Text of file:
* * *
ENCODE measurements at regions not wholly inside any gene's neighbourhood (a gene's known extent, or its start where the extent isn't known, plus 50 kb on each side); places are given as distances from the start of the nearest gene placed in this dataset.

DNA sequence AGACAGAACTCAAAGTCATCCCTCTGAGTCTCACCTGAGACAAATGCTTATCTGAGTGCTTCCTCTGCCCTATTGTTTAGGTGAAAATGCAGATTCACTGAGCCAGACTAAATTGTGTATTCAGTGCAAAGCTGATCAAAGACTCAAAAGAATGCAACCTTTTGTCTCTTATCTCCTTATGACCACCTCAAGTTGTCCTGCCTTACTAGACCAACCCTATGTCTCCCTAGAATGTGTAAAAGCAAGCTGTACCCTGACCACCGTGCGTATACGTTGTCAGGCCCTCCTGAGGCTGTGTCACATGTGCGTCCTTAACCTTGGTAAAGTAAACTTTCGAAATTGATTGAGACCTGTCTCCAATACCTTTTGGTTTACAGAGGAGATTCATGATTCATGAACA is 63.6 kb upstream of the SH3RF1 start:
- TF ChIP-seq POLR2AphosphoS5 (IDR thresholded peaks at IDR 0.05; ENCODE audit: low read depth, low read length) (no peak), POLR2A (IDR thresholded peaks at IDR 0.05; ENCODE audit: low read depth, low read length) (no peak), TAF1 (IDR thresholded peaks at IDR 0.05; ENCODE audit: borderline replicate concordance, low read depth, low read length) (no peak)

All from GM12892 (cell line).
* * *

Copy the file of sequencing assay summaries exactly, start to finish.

ENCODE measurements at regions not wholly inside any gene's neighbourhood (a gene's known extent, or its start where the extent isn't known, plus 50 kb on each side); places are given as distances from the start of the nearest gene placed in this dataset.

DNA sequence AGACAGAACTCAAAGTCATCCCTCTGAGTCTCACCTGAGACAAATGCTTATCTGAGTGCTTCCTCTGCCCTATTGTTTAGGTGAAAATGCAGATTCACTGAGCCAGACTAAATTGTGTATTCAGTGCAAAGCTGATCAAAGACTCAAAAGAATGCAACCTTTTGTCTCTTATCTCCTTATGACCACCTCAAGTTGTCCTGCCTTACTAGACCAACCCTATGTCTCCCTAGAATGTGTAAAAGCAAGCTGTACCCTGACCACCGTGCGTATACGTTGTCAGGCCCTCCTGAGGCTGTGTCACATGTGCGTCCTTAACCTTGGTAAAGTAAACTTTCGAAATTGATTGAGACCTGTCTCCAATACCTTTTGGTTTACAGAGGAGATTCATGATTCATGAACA is 63.6 kb upstream of the SH3RF1 start:
- TF ChIP-seq POLR2AphosphoS5 (IDR thresholded peaks at IDR 0.05; ENCODE audit: low read depth, low read length) (no peak), POLR2A (IDR thresholded peaks at IDR 0.05; ENCODE audit: low read depth, low read length) (no peak), TAF1 (IDR thresholded peaks at IDR 0.05; ENCODE audit: borderline replicate concordance, low read depth, low read length) (no peak)

All from GM12892 (cell line).